Gov. Greg Abbott visits UTD, announces Texas semiconductor committee

Photo Courtesy of the Office of the Texas Governor



Dr. Manuel. Photo Courtesy of UTD

Gov. Greg Abbott announced new appointments to the Texas Semiconductor Innovation Consortium’s Executive Committee on March 19 at UTD, which will include UTD Material Science and Engineering department head and professor Manuel Quevedo-Lopez and UTD President Emeritus David Daniel.

Abbott was joined by Rep. Greg Bonnen of district 24, House Speaker Dade Phelan and Daniel at a news conference at noon at the Natural Science and Engineering Research Lab to announce the committee’s inaugural members. Among local semiconductor leaders present, University of Texas System Chancellor James Milliken, Texas A&M System Chancellor John Sharp, and UTD President Richard Benson were present. 

“Texas is the birthplace of the integrated circuit, and we now lead the nation as the number one state for semiconductor manufacturing,” said Abbott. “With these new appointments to [the committee], we will leverage the expertise of industry leaders and our world-class higher education institutions to ensure we not only remain the best state in America for semiconductors, but we become a global leader for semiconductor innovation.” 

David Daniel. Photo Courtesy of UTD

Following the Texas CHIPS Act, which Abbott signed into law June 2023 to establish the Texas Semiconductor Innovation Consortium, sixteen universities and six industry chairs have been announced to be a part of the TSIC EC, which will be led by Daniel. Some of the most notable representatives come from UT Austin, A&M, Samsung, Toyota, Dell and Dongjin. 

“This is a complex enterprise,” Daniel said at the news conference. “The work we’re doing has the potential to touch everyone’s lives. Success cannot be achieved without exceptional people. As these industries grow, we’re going to need thousands of Texans to contribute to our specific job needs.”

Daniel will be one of nine executive chairs selected by Abbott, Phelan and Lt. Gov. Dan Patrick to govern the work with industry stakeholders to ensure advances in Texas semiconductor research and manufacturing. He was the fourth president of UTD between 2005 and 2015 before departing to become deputy chancellor of the UT System. During his tenure, he tripled research expenditures at UTD, initiated $600 million in construction of new campus buildings and infrastructure and added 40 new degree programs. Currently, he serves as a national engineering consultant for natural disaster projects and serves on several esteemed nonprofit boards.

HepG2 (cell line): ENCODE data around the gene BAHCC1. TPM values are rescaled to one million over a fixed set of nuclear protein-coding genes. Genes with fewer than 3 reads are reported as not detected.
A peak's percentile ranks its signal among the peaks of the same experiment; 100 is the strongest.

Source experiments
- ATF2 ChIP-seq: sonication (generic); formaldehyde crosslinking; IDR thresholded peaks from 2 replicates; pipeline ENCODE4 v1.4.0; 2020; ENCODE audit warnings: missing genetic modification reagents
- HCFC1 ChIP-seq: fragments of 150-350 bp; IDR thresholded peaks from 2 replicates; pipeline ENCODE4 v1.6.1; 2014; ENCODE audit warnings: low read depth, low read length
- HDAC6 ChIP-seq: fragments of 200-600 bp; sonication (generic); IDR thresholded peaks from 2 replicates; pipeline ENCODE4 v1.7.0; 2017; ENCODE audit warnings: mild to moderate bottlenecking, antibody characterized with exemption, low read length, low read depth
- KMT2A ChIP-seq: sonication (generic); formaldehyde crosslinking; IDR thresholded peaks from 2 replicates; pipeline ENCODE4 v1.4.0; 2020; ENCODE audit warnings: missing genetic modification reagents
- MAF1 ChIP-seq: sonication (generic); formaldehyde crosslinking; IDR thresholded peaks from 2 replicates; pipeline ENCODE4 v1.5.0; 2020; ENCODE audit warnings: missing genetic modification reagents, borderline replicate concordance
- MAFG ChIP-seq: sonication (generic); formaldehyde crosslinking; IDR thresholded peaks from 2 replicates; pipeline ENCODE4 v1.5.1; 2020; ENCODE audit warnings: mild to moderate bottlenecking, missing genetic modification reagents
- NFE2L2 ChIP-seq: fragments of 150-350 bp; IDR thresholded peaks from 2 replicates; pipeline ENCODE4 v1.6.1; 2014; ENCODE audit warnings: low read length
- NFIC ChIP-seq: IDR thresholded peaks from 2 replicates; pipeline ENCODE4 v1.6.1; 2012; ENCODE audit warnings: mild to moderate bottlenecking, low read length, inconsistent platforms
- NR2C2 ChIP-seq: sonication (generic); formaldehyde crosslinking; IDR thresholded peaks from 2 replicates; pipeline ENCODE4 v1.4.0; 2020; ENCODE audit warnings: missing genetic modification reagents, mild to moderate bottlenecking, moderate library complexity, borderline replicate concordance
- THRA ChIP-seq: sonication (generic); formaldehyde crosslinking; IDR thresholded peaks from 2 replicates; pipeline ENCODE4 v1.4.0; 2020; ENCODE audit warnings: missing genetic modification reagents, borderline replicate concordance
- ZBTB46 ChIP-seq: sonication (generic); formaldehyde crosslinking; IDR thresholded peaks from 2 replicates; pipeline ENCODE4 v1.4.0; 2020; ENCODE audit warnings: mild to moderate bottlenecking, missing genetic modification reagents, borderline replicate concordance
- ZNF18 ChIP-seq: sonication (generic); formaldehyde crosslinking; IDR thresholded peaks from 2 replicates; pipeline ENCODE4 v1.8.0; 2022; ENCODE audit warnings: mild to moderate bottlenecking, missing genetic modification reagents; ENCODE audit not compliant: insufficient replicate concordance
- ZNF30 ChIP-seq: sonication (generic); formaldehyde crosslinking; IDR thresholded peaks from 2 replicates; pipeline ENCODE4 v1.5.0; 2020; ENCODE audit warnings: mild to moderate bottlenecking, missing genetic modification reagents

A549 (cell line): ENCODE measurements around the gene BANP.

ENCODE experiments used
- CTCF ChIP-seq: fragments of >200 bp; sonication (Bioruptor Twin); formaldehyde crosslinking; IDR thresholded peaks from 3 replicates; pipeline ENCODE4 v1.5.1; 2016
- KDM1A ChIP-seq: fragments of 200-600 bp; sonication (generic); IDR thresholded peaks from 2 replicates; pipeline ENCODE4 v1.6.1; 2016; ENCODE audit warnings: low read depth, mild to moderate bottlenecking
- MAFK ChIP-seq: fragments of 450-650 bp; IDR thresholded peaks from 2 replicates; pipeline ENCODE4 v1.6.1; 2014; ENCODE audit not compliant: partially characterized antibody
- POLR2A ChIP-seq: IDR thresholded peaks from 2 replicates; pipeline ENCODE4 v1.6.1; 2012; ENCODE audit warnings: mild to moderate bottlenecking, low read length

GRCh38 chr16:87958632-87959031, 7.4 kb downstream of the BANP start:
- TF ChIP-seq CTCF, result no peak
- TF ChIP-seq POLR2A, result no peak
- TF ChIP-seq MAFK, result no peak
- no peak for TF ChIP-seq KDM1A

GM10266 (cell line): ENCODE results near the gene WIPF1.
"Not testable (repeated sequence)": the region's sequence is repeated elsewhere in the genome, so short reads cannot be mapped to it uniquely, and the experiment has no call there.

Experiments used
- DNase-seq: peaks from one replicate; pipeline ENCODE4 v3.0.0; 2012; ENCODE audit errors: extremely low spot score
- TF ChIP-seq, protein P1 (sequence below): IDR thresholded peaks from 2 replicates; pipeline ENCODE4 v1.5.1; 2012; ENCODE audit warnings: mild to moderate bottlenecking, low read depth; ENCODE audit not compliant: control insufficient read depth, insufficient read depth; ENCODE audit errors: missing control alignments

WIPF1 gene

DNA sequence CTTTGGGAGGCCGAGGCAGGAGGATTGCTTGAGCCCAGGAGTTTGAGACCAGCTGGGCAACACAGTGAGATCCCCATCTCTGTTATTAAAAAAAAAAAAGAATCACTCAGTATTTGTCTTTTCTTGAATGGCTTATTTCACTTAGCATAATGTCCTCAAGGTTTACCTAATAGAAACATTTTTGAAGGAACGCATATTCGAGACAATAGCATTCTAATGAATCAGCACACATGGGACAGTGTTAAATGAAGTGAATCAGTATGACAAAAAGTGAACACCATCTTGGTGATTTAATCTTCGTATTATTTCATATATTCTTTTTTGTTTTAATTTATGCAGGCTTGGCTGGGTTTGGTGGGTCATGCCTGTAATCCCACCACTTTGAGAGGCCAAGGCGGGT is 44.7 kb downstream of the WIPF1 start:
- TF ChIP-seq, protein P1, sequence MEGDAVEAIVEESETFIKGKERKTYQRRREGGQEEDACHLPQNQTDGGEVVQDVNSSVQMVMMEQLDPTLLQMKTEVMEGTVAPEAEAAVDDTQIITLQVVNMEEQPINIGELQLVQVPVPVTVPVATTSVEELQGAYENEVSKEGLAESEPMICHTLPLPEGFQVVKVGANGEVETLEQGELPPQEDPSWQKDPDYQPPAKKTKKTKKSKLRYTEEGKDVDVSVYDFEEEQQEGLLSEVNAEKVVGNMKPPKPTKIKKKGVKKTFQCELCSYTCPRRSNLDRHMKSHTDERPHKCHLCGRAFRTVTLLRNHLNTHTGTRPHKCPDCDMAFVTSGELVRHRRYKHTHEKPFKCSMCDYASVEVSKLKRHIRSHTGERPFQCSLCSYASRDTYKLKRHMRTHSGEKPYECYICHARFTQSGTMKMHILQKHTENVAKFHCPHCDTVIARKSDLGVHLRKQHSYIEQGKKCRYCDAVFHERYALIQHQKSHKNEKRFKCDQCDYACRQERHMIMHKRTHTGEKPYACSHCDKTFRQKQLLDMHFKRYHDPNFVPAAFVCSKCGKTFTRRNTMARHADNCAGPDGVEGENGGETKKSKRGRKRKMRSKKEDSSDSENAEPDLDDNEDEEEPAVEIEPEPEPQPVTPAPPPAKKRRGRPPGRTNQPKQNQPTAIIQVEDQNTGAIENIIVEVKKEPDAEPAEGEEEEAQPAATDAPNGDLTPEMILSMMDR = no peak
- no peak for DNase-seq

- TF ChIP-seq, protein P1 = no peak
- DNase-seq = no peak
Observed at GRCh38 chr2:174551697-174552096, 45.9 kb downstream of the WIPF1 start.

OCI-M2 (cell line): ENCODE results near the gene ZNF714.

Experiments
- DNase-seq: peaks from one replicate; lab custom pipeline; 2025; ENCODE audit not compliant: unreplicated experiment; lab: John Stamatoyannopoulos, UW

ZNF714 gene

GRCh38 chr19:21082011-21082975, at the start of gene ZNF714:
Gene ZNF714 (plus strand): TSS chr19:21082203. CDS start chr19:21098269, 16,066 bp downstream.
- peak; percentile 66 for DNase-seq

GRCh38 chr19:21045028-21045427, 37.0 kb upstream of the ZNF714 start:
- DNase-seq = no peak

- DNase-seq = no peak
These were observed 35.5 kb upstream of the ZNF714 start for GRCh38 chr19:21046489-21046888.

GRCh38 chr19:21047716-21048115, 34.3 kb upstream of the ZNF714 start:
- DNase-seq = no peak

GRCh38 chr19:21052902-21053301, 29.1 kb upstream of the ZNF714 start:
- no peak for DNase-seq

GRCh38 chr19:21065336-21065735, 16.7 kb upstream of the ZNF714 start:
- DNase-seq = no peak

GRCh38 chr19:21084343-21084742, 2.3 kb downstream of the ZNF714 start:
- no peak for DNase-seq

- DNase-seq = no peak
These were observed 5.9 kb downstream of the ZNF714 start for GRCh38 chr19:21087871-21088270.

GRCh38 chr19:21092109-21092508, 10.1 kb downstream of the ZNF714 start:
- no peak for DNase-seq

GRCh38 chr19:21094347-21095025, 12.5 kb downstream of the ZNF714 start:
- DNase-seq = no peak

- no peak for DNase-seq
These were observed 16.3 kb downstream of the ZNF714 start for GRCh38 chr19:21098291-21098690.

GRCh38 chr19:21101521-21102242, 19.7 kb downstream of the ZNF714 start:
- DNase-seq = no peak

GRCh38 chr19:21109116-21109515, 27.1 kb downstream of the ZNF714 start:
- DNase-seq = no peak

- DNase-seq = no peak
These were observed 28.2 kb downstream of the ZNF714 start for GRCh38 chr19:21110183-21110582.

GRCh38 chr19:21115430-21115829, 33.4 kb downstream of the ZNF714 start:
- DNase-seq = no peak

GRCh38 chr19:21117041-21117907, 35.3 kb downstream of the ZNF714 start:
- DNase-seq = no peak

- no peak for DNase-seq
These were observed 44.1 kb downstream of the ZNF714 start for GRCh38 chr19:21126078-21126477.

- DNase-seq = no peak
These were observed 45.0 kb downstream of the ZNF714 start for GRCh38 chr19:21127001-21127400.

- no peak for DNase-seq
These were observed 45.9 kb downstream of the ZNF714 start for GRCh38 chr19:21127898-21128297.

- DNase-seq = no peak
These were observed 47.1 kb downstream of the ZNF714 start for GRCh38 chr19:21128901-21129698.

Joining TSIC EC as a designee of institutions of higher education includes Quevedo-Lopez, who serves as an associate professor of material science and engineering at UTD and as an adjunct professor for both The University of North Texas and University of Sonora, Mexico. He currently supervises postdoc and Ph.D.students at the Center for Harsh Environment Semiconductors and Systems, the flagship program at UTD’s advanced North Texas Semiconductor Institute

Semiconductors, used to create semiconductor chips, are responsible for how electronic devices process and store and receive information. They are efficient, cheap and essential for modern technologies like refrigerators, phones, computers and cars. Semiconductor chips have greatly expanded computing power without causing computers’ size to grow bulkier. In an interview with The Mercury last year, Quevedo-Lopez said the Center for Harsh Environment Semiconductors and Systems was working on making radiation detectors for the Department of Homeland Security and evaluating gallium nitride chips for aerospace applications.  

Quevedo-Lopez believes the direction of the Texas Semiconductor Innovation Consortium will be a big opportunity for students and a driving force for growth in the industry’s job market.

“We understand the driving force behind this is industry and that’s going to require our students as we prepare them to join the workforce,” Quevedo-Lopez said to the Dallas Morning News.



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